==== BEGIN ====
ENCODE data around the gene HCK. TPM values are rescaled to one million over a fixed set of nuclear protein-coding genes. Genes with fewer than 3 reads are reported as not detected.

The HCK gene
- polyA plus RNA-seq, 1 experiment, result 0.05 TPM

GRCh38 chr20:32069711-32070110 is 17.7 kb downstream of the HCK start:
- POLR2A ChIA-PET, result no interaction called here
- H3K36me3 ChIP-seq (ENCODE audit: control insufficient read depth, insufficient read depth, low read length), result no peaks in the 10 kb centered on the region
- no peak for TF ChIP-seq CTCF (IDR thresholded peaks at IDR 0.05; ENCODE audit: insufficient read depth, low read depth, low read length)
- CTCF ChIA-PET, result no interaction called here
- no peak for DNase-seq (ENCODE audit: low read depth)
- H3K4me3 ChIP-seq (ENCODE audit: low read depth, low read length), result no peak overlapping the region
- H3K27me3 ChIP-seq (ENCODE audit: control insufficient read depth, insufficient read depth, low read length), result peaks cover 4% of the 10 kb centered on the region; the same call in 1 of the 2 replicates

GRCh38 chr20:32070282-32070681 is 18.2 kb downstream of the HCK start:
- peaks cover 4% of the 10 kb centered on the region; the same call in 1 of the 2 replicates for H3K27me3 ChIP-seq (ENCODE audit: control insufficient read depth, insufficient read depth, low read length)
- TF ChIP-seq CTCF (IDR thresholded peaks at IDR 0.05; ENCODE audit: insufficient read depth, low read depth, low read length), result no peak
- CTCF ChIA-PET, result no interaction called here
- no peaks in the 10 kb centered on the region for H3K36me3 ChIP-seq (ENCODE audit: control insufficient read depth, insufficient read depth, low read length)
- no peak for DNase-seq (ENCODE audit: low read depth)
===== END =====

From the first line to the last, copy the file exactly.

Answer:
ENCODE data around the gene HCK. TPM values are rescaled to one million over a fixed set of nuclear protein-coding genes. Genes with fewer than 3 reads are reported as not detected.

The HCK gene
- polyA plus RNA-seq, 1 experiment, result 0.05 TPM

GRCh38 chr20:32069711-32070110 is 17.7 kb downstream of the HCK start:
- POLR2A ChIA-PET, result no interaction called here
- H3K36me3 ChIP-seq (ENCODE audit: control insufficient read depth, insufficient read depth, low read length), result no peaks in the 10 kb centered on the region
- no peak for TF ChIP-seq CTCF (IDR thresholded peaks at IDR 0.05; ENCODE audit: insufficient read depth, low read depth, low read length)
- CTCF ChIA-PET, result no interaction called here
- no peak for DNase-seq (ENCODE audit: low read depth)
- H3K4me3 ChIP-seq (ENCODE audit: low read depth, low read length), result no peak overlapping the region
- H3K27me3 ChIP-seq (ENCODE audit: control insufficient read depth, insufficient read depth, low read length), result peaks cover 4% of the 10 kb centered on the region; the same call in 1 of the 2 replicates

GRCh38 chr20:32070282-32070681 is 18.2 kb downstream of the HCK start:
- peaks cover 4% of the 10 kb centered on the region; the same call in 1 of the 2 replicates for H3K27me3 ChIP-seq (ENCODE audit: control insufficient read depth, insufficient read depth, low read length)
- TF ChIP-seq CTCF (IDR thresholded peaks at IDR 0.05; ENCODE audit: insufficient read depth, low read depth, low read length), result no peak
- CTCF ChIA-PET, result no interaction called here
- no peaks in the 10 kb centered on the region for H3K36me3 ChIP-seq (ENCODE audit: control insufficient read depth, insufficient read depth, low read length)
- no peak for DNase-seq (ENCODE audit: low read depth)